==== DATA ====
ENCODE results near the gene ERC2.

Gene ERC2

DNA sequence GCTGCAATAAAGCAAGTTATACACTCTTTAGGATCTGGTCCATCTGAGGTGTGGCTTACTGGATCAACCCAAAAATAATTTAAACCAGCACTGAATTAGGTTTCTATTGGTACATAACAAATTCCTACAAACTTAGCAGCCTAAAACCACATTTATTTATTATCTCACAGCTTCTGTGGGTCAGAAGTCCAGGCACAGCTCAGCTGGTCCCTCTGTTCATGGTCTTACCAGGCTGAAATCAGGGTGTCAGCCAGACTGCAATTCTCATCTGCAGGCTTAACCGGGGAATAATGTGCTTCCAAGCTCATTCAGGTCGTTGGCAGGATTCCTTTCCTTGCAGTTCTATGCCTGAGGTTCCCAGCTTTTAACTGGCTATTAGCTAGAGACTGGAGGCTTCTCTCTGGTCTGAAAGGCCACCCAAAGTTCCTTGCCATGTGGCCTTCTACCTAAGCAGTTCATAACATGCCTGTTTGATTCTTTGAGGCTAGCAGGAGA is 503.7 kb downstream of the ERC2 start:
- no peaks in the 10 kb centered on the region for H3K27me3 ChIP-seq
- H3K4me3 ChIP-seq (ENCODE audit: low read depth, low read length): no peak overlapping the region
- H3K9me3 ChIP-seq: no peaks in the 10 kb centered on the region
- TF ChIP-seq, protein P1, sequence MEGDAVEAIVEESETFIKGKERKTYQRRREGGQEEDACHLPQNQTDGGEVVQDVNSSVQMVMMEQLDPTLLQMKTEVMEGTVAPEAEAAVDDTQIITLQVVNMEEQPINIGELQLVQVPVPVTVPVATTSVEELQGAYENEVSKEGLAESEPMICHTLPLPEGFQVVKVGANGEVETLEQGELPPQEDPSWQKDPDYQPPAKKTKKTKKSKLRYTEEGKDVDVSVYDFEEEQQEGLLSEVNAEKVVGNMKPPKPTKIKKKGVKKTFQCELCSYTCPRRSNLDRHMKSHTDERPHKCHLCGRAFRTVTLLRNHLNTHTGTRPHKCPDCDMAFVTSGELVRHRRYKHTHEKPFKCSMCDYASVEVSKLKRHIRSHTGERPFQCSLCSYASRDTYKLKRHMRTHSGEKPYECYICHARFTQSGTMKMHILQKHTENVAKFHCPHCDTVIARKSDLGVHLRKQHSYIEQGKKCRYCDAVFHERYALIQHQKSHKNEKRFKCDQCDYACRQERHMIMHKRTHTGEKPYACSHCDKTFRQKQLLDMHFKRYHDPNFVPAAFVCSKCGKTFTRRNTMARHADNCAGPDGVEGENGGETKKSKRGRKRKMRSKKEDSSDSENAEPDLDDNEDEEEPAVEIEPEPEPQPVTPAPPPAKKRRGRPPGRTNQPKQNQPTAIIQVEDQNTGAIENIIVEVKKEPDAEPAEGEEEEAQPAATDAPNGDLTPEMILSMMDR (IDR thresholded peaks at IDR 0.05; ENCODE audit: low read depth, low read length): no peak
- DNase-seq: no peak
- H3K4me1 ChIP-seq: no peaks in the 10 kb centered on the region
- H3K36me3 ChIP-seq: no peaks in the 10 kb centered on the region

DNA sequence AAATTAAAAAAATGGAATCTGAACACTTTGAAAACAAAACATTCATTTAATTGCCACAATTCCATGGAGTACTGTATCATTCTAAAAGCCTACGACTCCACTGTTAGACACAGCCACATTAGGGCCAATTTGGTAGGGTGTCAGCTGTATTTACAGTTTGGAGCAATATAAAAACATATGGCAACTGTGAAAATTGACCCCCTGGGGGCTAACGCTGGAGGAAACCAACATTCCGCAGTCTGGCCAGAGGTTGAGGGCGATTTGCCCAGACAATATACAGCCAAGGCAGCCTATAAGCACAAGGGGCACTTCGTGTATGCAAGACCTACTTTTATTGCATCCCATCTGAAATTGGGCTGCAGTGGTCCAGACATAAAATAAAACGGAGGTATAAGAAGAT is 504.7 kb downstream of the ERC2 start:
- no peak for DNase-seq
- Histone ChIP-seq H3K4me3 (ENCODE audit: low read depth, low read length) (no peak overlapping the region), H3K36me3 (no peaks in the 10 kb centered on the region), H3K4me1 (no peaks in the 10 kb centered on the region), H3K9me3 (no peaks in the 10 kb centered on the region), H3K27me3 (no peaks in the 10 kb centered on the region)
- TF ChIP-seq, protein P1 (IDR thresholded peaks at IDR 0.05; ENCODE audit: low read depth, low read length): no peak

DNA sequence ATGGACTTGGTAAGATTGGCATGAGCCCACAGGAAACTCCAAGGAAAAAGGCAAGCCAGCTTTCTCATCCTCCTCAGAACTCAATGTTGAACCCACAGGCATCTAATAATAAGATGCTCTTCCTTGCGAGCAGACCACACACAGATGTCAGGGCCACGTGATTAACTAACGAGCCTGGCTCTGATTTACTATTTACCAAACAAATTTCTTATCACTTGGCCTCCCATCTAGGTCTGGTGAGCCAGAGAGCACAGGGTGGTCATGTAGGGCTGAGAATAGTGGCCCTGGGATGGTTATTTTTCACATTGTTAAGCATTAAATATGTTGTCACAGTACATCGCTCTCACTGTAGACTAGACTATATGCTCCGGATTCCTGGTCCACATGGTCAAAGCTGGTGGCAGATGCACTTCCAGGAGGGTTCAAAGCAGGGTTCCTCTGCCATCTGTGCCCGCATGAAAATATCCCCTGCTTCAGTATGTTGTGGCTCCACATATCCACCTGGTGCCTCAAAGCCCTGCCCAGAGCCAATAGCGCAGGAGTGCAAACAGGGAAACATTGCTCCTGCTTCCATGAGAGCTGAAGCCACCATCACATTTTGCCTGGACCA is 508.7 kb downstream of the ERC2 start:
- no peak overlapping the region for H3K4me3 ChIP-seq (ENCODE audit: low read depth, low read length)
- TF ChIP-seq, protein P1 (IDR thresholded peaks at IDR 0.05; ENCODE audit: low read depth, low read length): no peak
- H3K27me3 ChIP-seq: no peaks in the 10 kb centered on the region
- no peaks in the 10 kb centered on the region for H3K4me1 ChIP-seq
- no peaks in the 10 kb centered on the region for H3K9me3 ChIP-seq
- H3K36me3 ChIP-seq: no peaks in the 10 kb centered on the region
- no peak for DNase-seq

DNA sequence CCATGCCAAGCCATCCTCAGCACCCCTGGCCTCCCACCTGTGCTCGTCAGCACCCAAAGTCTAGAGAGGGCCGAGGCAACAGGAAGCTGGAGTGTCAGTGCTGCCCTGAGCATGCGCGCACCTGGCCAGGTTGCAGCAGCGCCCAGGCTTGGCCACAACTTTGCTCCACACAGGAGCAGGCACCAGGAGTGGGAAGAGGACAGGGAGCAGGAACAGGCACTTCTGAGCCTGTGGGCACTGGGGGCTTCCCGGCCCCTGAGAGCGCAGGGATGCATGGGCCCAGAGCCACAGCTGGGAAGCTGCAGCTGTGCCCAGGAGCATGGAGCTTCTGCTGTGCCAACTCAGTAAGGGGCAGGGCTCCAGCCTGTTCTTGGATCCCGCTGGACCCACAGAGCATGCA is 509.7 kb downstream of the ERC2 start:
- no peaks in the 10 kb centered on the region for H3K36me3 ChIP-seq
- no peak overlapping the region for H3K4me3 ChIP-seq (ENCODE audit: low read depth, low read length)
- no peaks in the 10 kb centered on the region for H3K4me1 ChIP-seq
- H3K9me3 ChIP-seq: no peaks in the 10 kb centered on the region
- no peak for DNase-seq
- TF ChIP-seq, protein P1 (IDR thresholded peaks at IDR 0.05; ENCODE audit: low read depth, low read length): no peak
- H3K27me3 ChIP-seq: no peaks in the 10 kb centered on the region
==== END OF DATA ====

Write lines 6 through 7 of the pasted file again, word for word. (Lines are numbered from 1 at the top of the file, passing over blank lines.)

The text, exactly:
- H3K9me3 ChIP-seq: no peaks in the 10 kb centered on the region
- TF ChIP-seq, protein P1, sequence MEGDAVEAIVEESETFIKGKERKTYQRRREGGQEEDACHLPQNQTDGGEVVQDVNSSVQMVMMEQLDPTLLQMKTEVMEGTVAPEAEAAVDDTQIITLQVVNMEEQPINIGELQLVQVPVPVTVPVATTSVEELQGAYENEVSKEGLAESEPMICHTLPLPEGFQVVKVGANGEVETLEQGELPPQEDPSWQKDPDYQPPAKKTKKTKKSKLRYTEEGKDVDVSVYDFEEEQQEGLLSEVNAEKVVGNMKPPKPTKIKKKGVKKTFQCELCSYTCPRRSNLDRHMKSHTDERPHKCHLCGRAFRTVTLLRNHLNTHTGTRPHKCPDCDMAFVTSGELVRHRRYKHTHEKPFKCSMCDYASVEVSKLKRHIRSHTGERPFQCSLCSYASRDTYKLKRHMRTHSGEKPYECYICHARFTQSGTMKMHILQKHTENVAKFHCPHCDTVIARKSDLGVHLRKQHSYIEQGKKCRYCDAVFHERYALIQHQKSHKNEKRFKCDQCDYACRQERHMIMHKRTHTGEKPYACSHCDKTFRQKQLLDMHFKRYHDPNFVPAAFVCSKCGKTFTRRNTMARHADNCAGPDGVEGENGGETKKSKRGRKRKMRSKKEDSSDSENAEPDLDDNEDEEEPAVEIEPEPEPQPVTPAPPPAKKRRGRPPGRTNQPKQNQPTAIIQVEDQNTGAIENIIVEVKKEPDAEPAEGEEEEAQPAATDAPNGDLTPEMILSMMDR (IDR thresholded peaks at IDR 0.05; ENCODE audit: low read depth, low read length): no peak